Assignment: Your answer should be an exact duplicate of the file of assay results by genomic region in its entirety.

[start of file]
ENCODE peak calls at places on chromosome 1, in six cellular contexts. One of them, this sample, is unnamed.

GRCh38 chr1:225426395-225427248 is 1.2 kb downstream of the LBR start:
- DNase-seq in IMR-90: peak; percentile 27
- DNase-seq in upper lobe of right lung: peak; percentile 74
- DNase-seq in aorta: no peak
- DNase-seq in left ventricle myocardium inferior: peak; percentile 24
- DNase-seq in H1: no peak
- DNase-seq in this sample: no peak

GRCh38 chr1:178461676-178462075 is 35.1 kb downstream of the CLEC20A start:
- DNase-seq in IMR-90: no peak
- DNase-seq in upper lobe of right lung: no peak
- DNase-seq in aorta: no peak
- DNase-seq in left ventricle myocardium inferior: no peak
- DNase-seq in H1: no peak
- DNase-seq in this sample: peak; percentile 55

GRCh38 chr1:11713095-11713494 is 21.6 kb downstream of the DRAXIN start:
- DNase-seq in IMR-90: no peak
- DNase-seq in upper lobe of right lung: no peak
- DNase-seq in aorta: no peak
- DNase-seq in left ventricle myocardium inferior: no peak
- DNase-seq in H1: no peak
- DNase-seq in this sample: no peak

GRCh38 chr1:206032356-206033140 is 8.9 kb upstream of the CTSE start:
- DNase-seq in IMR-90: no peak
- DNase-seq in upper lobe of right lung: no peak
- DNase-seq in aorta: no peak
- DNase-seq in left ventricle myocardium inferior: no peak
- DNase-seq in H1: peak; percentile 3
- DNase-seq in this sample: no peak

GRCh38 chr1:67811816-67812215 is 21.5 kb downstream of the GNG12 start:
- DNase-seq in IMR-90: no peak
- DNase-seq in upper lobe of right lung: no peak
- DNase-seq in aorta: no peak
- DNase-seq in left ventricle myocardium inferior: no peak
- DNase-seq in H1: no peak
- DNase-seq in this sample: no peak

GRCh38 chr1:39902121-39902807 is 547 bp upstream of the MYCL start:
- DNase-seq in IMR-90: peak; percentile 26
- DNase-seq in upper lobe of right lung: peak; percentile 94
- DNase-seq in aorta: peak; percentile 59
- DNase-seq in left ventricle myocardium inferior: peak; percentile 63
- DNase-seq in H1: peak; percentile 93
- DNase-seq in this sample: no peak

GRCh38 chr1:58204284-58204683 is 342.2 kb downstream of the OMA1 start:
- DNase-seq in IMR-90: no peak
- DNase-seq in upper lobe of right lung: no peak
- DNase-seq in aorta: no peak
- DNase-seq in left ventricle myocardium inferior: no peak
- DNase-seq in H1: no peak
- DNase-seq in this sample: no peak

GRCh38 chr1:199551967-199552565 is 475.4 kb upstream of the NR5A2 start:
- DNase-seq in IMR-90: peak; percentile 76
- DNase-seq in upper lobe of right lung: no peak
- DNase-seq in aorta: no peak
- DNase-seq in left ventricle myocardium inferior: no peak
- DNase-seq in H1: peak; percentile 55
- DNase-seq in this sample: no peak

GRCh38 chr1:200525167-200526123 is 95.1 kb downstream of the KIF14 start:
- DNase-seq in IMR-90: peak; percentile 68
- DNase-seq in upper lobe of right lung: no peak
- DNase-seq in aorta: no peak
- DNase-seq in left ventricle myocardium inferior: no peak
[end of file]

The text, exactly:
ENCODE peak calls at places on chromosome 1, in six cellular contexts. One of them, this sample, is unnamed.

GRCh38 chr1:225426395-225427248 is 1.2 kb downstream of the LBR start:
- DNase-seq in IMR-90: peak; percentile 27
- DNase-seq in upper lobe of right lung: peak; percentile 74
- DNase-seq in aorta: no peak
- DNase-seq in left ventricle myocardium inferior: peak; percentile 24
- DNase-seq in H1: no peak
- DNase-seq in this sample: no peak

GRCh38 chr1:178461676-178462075 is 35.1 kb downstream of the CLEC20A start:
- DNase-seq in IMR-90: no peak
- DNase-seq in upper lobe of right lung: no peak
- DNase-seq in aorta: no peak
- DNase-seq in left ventricle myocardium inferior: no peak
- DNase-seq in H1: no peak
- DNase-seq in this sample: peak; percentile 55

GRCh38 chr1:11713095-11713494 is 21.6 kb downstream of the DRAXIN start:
- DNase-seq in IMR-90: no peak
- DNase-seq in upper lobe of right lung: no peak
- DNase-seq in aorta: no peak
- DNase-seq in left ventricle myocardium inferior: no peak
- DNase-seq in H1: no peak
- DNase-seq in this sample: no peak

GRCh38 chr1:206032356-206033140 is 8.9 kb upstream of the CTSE start:
- DNase-seq in IMR-90: no peak
- DNase-seq in upper lobe of right lung: no peak
- DNase-seq in aorta: no peak
- DNase-seq in left ventricle myocardium inferior: no peak
- DNase-seq in H1: peak; percentile 3
- DNase-seq in this sample: no peak

GRCh38 chr1:67811816-67812215 is 21.5 kb downstream of the GNG12 start:
- DNase-seq in IMR-90: no peak
- DNase-seq in upper lobe of right lung: no peak
- DNase-seq in aorta: no peak
- DNase-seq in left ventricle myocardium inferior: no peak
- DNase-seq in H1: no peak
- DNase-seq in this sample: no peak

GRCh38 chr1:39902121-39902807 is 547 bp upstream of the MYCL start:
- DNase-seq in IMR-90: peak; percentile 26
- DNase-seq in upper lobe of right lung: peak; percentile 94
- DNase-seq in aorta: peak; percentile 59
- DNase-seq in left ventricle myocardium inferior: peak; percentile 63
- DNase-seq in H1: peak; percentile 93
- DNase-seq in this sample: no peak

GRCh38 chr1:58204284-58204683 is 342.2 kb downstream of the OMA1 start:
- DNase-seq in IMR-90: no peak
- DNase-seq in upper lobe of right lung: no peak
- DNase-seq in aorta: no peak
- DNase-seq in left ventricle myocardium inferior: no peak
- DNase-seq in H1: no peak
- DNase-seq in this sample: no peak

GRCh38 chr1:199551967-199552565 is 475.4 kb upstream of the NR5A2 start:
- DNase-seq in IMR-90: peak; percentile 76
- DNase-seq in upper lobe of right lung: no peak
- DNase-seq in aorta: no peak
- DNase-seq in left ventricle myocardium inferior: no peak
- DNase-seq in H1: peak; percentile 55
- DNase-seq in this sample: no peak

GRCh38 chr1:200525167-200526123 is 95.1 kb downstream of the KIF14 start:
- DNase-seq in IMR-90: peak; percentile 68
- DNase-seq in upper lobe of right lung: no peak
- DNase-seq in aorta: no peak
- DNase-seq in left ventricle myocardium inferior: no peak